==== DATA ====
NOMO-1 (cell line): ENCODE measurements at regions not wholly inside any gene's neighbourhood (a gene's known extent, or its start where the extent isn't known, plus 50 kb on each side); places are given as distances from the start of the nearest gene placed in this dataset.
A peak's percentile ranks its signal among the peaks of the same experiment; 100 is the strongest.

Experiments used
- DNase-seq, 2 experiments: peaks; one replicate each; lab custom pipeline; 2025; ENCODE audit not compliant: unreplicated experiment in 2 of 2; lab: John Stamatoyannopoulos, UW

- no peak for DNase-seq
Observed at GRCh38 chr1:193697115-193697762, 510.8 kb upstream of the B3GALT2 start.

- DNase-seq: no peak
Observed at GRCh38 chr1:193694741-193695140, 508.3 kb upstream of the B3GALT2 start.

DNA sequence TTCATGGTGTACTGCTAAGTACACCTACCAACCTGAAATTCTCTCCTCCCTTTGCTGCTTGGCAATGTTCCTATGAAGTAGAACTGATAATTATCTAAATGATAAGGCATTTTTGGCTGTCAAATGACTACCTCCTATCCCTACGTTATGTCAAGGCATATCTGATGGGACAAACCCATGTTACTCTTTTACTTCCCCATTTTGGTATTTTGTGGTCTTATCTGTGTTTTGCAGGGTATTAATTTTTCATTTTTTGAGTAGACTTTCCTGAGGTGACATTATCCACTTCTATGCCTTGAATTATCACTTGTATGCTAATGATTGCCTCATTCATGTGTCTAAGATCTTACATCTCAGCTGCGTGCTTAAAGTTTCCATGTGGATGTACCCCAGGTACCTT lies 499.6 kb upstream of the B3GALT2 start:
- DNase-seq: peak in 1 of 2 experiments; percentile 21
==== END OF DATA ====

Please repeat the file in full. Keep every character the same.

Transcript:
NOMO-1 (cell line): ENCODE measurements at regions not wholly inside any gene's neighbourhood (a gene's known extent, or its start where the extent isn't known, plus 50 kb on each side); places are given as distances from the start of the nearest gene placed in this dataset.
A peak's percentile ranks its signal among the peaks of the same experiment; 100 is the strongest.

Experiments used
- DNase-seq, 2 experiments: peaks; one replicate each; lab custom pipeline; 2025; ENCODE audit not compliant: unreplicated experiment in 2 of 2; lab: John Stamatoyannopoulos, UW

- no peak for DNase-seq
Observed at GRCh38 chr1:193697115-193697762, 510.8 kb upstream of the B3GALT2 start.

- DNase-seq: no peak
Observed at GRCh38 chr1:193694741-193695140, 508.3 kb upstream of the B3GALT2 start.

DNA sequence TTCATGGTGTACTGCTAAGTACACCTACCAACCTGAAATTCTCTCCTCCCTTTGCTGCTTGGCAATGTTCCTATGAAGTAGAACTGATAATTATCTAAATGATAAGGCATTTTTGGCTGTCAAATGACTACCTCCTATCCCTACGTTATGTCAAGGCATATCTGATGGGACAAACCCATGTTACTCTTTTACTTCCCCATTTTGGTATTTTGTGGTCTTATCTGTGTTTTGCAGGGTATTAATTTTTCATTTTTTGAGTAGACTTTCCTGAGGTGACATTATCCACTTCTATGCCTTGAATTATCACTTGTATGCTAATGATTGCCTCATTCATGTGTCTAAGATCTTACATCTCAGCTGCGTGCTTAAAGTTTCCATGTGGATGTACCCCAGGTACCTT lies 499.6 kb upstream of the B3GALT2 start:
- DNase-seq: peak in 1 of 2 experiments; percentile 21